Sex, drugs and fluffy pillows. Think about it, dude. Rock musicians spend a lot of time on the road. The lucky ones score suites in some of the world’s best hotels. Those that don’t often crash in intriguingly oddball places. And things happen. Rooms get trashed. TVs get tossed into the pool. Harleys get driven into the lobby.
In short, there’s a lot of rock history lurking in hotel rooms around the world – enough to fill a book, or at least a new guidebook like Rock & Roll Hotels (Punk Publishing; British pounds10.99). In this cloth-covered, 198-page volume, slim enough to slip into a pocket, backpack or guitar case, British music promoter Greg Simmons escorts the reader through 45 rock-tinged hotels in Europe, North America and the Pacific. The result is well researched, trivia enriched and fun.
Q. Where did Alice Cooper order white mice from room service for his pet boa constrictor?
A. The Portobello hotel in London, a small house hotel in Notting Hill hotel (and one of our favorites).
The hotels range from rock pilgrim sites, like Room 16 at L’Hotel in Paris, once occupied by the Doors’ Jim Morrison and author Oscar Wilde, and Suite 1742 at Montreal’s Fairmont, The Queen Elizabeth where John Lennon and Yoko recorded “Give Peace a Chance” to hotels owned by rock stars or their families, like Marley Resort and Spa in Nassau, the Bahamas, a former vacation home of reggae artist Bob Marley now operated by his family. Also noted are hotels that court traveling musicians, like London’s Soho Sanctum, which services guitars and amplification equipment.
The book layers on factoids about familiar places, like the Elvis-themed Heartbreak Hotel in Memphis, which includes a 24-hour Elvis TV channel, and Chateau Marmont, the boho/glam West Hollywood manse overlooking Sunset Strip. The latter, Simmons writes, has been a hang-out at one time or another for Judy Garland, actor James Dean, country rocker Gram Parsons, the band Led Zeppelin (the aforementioned Harleys in the lobby), Jim Morrison, the band the Red Hot Chili Peppers, Finnish rocker Ville Valo, actor Heath Ledger and actor John Belushi, who overdosed in Bungalow 3.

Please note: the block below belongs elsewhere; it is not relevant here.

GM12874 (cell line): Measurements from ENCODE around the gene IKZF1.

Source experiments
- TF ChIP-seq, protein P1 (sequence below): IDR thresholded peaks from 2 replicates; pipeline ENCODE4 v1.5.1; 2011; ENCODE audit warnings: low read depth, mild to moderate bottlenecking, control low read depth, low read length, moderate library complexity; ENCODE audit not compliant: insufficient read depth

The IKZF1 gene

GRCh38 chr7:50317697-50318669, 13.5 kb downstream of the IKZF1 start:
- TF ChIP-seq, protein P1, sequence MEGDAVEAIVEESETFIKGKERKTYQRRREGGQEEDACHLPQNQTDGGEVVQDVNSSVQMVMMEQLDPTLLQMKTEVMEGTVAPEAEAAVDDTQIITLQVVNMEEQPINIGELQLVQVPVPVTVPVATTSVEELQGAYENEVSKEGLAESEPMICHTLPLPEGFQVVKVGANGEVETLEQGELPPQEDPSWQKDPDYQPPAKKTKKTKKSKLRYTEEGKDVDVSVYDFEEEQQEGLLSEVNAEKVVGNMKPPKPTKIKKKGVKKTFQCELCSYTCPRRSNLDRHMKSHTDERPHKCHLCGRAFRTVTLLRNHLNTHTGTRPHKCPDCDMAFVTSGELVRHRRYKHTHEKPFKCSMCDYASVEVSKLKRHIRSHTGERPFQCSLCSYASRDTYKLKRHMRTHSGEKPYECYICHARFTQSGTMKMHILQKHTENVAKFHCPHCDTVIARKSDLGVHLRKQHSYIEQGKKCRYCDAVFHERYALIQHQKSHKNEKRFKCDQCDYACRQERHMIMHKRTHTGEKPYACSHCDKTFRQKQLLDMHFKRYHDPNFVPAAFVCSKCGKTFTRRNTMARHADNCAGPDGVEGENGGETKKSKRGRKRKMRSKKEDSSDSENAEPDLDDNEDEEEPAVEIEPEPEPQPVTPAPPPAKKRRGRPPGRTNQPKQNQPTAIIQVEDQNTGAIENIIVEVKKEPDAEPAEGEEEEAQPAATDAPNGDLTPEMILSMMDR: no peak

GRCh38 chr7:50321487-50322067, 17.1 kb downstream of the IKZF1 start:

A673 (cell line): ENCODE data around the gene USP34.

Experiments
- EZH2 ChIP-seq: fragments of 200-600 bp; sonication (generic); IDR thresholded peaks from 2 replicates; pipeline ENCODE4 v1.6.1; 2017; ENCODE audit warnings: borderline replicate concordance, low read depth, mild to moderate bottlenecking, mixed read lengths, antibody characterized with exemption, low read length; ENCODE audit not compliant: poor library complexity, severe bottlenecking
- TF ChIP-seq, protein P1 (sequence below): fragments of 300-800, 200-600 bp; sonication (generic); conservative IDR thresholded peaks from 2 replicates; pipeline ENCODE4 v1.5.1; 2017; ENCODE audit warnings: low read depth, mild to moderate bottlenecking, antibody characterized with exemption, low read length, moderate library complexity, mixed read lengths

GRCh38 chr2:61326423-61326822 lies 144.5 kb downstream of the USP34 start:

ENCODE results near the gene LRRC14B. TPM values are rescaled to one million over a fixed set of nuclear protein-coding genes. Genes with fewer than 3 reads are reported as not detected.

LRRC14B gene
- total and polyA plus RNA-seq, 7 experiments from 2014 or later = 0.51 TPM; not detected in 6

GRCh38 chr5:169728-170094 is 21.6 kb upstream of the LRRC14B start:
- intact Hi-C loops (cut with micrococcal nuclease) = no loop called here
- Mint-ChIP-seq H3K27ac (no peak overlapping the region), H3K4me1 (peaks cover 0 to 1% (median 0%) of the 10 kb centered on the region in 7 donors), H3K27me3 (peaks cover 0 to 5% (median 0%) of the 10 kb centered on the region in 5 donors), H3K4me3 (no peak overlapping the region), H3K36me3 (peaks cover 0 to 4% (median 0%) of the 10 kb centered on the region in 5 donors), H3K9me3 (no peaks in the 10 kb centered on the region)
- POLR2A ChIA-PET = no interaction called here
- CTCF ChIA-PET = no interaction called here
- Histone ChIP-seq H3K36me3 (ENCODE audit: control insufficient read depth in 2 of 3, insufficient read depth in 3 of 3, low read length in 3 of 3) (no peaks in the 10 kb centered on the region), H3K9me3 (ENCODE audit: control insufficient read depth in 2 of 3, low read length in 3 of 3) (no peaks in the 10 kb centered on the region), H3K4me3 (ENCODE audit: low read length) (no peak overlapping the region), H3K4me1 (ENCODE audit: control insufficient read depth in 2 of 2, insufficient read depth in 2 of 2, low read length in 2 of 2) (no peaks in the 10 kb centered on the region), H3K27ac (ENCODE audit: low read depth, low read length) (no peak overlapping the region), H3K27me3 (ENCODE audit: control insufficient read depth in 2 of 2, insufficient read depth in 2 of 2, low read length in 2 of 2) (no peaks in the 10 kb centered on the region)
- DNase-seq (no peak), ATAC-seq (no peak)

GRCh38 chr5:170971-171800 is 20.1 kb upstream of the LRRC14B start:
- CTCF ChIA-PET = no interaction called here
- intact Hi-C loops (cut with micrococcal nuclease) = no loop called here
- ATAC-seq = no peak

In fact, a shockingly (or not) high percentage of the hotels have hosted rock stars on their final night on the planet, among them Hollywood’s Highland Gardens (singer Janis Joplin), California’s Joshua Tree Inn (Gram Parsons), San Antonio’s Sheraton Gunter (1930s blues king Robert Johnson) and New Orleans’ St Peter House (the New York Dolls’ Johnny Thunders).
But Simmons is at his best delving into the details of lesser known touring haunts like the Seelbach Hilton in Louisville, Kentucky. Besides checking in 14 Grammy award-winners (Norah Jones, Billy Joel, the Grateful Dead, Robert Plant), being a favorite of F. Scott Fitzgerald (the lobby was a backdrop for Daisy Buchanan’s wedding in the book The Great Gatsby) and scoring Kentucky’s only AAA-five Diamond restaurant, the hotel was almost torched in 1991 when Donnie Wahlberg of New Kids on the Block set off a Molotov cocktail. Talk about rock cred.
New York gets two mentions, one infamous — the Hotel Chelsea (Bob Dylan, Patti Smith, Madonna, Sid Vicious et al) and one less so — Le Parker Meridien (Motley Crue, Bono, Bon Jovi, among others). The book doesn’t talk about the Chelsea’s fractious closure for renovations last year (deadline issues, we presume). But we’d have added the Ace, where you can borrow a guitar or turntable for your room and whose lobby attracts top DJs. We’d also have included the Plaza, where we were once caught in a revolving door with Mick Jagger, who seemed very familiar with the place.
Small quibbles. Simmons knows his rock history and his hotels. In addition to details about the facilities, including the rooms, restaurants and, where applicable, fitness centers, all write-ups feature local rock-infused places to see and be seen. Hey, there’s lots more to do at these places besides trash the room.
Rock & Roll Hotels is sold in the UK and is available online in the US from Amazon.